- Traden4Alpha
**Posts:**23951**Joined:**

Our town has a puzzle maker that specializes in puzzles with whimsy pieces such as these:

Liberty Puzzles? I always think that calling things "Liberty This" and "Freedom That" as Americans are wont to do is virtually communist. It's the sort of thing the Russians and Chinese do.

Cool, does he have Escher tilings?

- Traden4Alpha
**Posts:**23951**Joined:**

There are no Eschers that I know of but there is a Pieter Bruegel (one of my favorite artists) puzzle of "Children's Games" in which many of the whimsey pieces are children playing which makes it hard to spot the painted bits of children playing.

- Traden4Alpha
**Posts:**23951**Joined:**

Yes, {Liberty, Freedom, Patriot} are magic incantations that if repeated often enough become true or at least they seems that way.Liberty Puzzles? I always think that calling things "Liberty This" and "Freedom That" as Americans are wont to do is virtually communist. It's the sort of thing the Russians and Chinese do.

But aren't all countries forged from a combination of iron will and ironic slogans?

And we used to use Imperial a lot! The default should be to name things after people, ideally me...something I practice!

At those prices you aren't going to give up too soon!There are no Eschers that I know of but there is a Pieter Bruegel (one of my favorite artists) puzzle of "Children's Games" in which many of the whimsey pieces are children playing which makes it hard to spot the painted bits of children playing.

- Traden4Alpha
**Posts:**23951**Joined:**

Indeed! Yet they are really nice puzzles made of laser-cut 1/4" wood.At those prices you aren't going to give up too soon!There are no Eschers that I know of but there is a Pieter Bruegel (one of my favorite artists) puzzle of "Children's Games" in which many of the whimsey pieces are children playing which makes it hard to spot the painted bits of children playing.

And they are far cheaper on a $/hour basis than theatre tickets or Michelin-starred restaurants.

Here is a thought:

One possible puzzle is little rectangular tiles of various sizes that only fit in the square in one way (and its mirrors). This is probably equivalent to "bin packing" which is an NP-complete problem. Another classic NP-complete problem is 3SAT which is about finding boolean values for variables (x1=true, x2=true, x3=false) such that a sequence of clauses involving those variables are all true. This can likely be translated into puzzle shapes that have to match.

All these NP-complete problems are equivalently hard with no known polynomial time algorithm (only exponential). There will always be special cases that require exponential time'and If you can solve any NP-complete problem in polynomial time then you can solve *all* of then in polynomial time.

So IMO jigsaw is NP-complete and you won't be able to find a polynomial time algorithm.

One possible puzzle is little rectangular tiles of various sizes that only fit in the square in one way (and its mirrors). This is probably equivalent to "bin packing" which is an NP-complete problem. Another classic NP-complete problem is 3SAT which is about finding boolean values for variables (x1=true, x2=true, x3=false) such that a sequence of clauses involving those variables are all true. This can likely be translated into puzzle shapes that have to match.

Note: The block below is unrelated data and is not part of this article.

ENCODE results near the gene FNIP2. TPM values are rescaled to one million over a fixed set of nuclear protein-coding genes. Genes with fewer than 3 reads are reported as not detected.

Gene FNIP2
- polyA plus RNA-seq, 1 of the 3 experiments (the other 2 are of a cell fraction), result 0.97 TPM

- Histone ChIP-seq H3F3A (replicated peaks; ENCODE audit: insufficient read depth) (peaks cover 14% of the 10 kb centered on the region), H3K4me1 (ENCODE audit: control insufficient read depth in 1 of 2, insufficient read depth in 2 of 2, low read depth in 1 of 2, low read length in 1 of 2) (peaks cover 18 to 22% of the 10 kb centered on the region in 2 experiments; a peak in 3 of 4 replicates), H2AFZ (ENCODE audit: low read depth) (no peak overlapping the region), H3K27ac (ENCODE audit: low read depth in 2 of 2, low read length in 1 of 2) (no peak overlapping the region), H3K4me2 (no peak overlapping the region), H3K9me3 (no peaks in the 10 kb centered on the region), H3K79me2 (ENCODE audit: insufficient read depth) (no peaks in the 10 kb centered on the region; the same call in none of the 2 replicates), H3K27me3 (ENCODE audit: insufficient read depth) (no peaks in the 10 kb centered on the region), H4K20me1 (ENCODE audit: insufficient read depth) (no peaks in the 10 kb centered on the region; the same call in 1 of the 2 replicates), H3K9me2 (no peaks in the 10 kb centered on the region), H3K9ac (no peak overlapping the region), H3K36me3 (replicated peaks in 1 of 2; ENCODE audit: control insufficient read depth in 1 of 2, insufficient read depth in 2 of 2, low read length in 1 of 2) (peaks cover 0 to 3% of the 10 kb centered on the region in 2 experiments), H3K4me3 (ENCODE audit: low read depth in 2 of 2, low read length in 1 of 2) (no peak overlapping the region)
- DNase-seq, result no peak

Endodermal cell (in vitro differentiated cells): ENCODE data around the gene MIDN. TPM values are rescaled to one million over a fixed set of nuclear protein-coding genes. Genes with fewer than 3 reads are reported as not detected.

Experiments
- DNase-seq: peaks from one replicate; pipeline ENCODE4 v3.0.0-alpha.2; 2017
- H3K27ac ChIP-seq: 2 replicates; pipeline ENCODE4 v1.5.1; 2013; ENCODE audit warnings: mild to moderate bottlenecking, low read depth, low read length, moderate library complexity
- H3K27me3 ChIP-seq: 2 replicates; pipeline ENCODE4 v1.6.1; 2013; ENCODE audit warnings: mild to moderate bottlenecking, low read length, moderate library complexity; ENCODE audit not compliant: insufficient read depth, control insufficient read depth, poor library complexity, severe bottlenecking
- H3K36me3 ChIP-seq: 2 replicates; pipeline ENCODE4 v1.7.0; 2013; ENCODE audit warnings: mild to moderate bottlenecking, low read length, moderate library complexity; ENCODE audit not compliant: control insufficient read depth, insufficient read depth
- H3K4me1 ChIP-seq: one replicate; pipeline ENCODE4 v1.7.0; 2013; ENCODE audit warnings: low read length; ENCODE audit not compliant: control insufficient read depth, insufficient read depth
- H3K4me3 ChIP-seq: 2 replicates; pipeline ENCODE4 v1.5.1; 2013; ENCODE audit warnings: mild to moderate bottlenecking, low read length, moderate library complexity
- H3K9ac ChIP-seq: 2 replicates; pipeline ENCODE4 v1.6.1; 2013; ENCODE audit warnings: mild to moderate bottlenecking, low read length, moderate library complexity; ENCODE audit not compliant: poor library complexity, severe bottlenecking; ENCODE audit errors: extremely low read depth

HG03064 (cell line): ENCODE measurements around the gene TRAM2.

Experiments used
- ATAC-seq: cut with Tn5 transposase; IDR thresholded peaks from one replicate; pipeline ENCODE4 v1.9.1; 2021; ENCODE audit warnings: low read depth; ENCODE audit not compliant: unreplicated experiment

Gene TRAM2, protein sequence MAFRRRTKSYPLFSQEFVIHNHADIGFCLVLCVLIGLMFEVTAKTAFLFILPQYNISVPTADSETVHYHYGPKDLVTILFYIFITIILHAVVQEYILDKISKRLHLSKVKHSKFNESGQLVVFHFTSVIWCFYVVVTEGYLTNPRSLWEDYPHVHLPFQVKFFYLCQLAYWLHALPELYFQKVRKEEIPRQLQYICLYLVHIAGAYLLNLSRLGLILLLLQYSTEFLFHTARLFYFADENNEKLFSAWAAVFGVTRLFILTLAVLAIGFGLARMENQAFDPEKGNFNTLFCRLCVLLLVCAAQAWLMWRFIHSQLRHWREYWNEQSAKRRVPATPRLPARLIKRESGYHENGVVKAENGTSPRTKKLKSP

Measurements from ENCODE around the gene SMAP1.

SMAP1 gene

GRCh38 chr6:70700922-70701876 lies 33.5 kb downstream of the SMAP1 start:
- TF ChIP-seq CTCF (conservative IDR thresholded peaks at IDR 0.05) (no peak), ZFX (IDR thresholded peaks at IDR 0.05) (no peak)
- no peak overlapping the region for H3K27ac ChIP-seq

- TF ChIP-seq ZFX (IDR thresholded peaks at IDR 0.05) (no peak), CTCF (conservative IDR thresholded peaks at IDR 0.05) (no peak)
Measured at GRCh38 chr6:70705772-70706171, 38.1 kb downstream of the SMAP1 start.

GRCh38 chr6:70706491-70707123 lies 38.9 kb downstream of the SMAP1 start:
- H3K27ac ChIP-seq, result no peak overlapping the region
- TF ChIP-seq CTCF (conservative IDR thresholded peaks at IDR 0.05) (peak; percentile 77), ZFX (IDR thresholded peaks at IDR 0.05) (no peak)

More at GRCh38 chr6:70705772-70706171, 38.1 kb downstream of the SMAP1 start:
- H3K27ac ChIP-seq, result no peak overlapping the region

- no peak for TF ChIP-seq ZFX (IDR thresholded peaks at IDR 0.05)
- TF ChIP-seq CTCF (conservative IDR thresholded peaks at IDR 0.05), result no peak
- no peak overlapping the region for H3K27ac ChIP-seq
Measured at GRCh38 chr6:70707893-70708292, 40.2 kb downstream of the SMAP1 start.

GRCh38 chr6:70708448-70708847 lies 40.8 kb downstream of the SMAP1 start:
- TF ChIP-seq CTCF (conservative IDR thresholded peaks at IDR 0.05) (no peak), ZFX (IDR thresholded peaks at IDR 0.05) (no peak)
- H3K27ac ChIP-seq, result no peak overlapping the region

All these NP-complete problems are equivalently hard with no known polynomial time algorithm (only exponential). There will always be special cases that require exponential time'and If you can solve any NP-complete problem in polynomial time then you can solve *all* of then in polynomial time.

So IMO jigsaw is NP-complete and you won't be able to find a polynomial time algorithm.

- Traden4Alpha
**Posts:**23951**Joined:**

Standard jigsaws only become NP-complete if the solver cannot reject a prospective solution with bounded M<<N pieces. That is, the solver faces a non-zero chance of placing N-1 pieces in what seems like a valid configuration only to find that the last piece fails to fit.

For most jigsaw puzzles, however, the piece shape and color patterns across the boundary are so unique that it's virtually impossible to incorrectly put even two pieces together.

That said, I have seen puzzles with identically-shaped innie & outie tabs (and large expanses of uniform color) where one can get trapped and have to undo a set of pieces that seemed to go together.

For most jigsaw puzzles, however, the piece shape and color patterns across the boundary are so unique that it's virtually impossible to incorrectly put even two pieces together.

That said, I have seen puzzles with identically-shaped innie & outie tabs (and large expanses of uniform color) where one can get trapped and have to undo a set of pieces that seemed to go together.

Last edited by Traden4Alpha on January 11th, 2017, 10:33 pm, edited 1 time in total.

Yes, good insight, the common puzzles are incrementally solvable and way to easy, there is an opportunity here!

this fractal puzzle looks difficult, very confusing.

this fractal puzzle looks difficult, very confusing.

- Traden4Alpha
**Posts:**23951**Joined:**

Love that fractal puzzle!Yes, good insight, the common puzzles are incrementally solvable and way to easy, there is an opportunity here!

this fractal puzzle looks difficult, very confusing.

One of the ancient versions of the Macintosh OS (maybe System 8. something?) came with a simple digital jigsaw puzzle that let one pick N. These days, with multi-finger touchscreen UIs and data logging systems, one could create an even better digital jigsaw puzzle system and gather empirical data on solver performance as a function of N.

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